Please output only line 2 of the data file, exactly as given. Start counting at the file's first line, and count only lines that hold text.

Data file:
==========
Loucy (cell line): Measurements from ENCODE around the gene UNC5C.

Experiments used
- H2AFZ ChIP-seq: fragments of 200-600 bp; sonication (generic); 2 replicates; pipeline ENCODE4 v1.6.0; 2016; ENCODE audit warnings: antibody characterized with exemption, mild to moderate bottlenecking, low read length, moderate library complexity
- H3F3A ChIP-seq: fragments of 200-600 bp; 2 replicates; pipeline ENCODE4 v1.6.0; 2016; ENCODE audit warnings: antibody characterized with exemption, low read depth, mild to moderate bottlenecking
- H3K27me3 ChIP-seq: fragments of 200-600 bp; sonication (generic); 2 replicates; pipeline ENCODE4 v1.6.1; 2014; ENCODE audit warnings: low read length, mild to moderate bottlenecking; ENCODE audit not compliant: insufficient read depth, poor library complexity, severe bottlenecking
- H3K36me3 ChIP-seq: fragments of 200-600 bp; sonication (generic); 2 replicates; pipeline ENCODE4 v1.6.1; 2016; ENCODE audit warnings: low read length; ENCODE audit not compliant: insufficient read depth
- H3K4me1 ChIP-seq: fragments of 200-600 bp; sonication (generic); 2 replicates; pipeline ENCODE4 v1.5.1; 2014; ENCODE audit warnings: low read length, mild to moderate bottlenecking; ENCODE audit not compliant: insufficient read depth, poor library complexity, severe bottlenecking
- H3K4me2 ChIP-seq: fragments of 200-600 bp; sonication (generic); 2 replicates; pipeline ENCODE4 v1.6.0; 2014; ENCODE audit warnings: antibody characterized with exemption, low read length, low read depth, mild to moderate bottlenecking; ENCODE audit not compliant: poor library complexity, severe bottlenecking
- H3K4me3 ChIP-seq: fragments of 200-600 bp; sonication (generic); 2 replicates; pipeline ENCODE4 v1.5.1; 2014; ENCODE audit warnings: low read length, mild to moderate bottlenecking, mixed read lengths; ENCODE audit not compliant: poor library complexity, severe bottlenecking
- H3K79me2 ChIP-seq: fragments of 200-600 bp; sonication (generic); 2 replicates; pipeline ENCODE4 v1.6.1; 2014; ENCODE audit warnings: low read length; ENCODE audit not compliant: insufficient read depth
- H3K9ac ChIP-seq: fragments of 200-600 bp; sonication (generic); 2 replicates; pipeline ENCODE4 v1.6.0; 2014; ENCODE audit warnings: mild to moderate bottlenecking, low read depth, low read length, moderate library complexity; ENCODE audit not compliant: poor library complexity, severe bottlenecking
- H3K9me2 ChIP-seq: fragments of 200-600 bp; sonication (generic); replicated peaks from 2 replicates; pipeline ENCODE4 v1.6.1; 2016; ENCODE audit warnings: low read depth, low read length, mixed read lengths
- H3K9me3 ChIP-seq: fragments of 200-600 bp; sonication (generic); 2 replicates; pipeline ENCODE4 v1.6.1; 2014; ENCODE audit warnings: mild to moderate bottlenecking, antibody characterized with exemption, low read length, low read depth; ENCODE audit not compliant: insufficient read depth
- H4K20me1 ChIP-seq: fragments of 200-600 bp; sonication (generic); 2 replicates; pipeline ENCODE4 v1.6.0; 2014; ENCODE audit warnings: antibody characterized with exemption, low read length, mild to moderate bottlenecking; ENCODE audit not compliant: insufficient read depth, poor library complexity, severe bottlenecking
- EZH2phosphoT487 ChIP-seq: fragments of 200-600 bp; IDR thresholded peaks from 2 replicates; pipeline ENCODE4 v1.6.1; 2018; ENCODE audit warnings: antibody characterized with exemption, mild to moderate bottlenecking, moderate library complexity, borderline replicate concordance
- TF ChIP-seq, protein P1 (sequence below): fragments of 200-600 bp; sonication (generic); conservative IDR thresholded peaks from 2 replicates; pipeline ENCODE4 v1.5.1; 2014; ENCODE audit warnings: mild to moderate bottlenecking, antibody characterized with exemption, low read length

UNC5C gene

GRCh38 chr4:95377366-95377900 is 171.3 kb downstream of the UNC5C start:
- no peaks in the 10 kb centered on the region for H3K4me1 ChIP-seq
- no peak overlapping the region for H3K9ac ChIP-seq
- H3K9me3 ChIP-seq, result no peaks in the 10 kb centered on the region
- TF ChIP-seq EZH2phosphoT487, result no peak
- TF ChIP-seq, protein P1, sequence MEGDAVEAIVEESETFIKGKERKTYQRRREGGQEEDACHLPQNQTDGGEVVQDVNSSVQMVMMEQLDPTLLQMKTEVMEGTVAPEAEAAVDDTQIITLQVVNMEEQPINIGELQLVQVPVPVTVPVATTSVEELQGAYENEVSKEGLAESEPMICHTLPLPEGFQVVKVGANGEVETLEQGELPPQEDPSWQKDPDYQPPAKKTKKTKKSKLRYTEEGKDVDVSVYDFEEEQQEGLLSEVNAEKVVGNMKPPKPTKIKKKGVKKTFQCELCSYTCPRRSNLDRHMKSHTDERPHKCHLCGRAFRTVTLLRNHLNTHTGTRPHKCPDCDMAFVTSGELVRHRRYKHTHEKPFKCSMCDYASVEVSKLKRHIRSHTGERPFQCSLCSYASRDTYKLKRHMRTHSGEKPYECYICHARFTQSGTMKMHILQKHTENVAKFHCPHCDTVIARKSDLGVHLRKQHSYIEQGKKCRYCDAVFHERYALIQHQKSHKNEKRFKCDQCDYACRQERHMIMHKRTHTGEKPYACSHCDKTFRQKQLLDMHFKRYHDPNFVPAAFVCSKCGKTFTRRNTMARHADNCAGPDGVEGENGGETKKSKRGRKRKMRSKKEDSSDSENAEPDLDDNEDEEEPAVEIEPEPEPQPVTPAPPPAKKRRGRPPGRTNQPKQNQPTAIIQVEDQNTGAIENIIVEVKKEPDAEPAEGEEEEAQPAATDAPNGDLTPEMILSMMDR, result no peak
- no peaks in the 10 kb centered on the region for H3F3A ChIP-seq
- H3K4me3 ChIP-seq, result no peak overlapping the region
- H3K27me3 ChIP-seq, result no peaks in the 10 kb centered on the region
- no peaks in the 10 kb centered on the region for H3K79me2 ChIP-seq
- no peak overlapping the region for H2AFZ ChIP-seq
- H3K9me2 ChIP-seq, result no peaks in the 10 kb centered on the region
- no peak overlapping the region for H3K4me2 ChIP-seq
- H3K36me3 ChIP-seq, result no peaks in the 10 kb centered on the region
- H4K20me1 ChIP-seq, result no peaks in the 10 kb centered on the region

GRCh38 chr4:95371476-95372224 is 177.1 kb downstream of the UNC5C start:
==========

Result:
Experiments used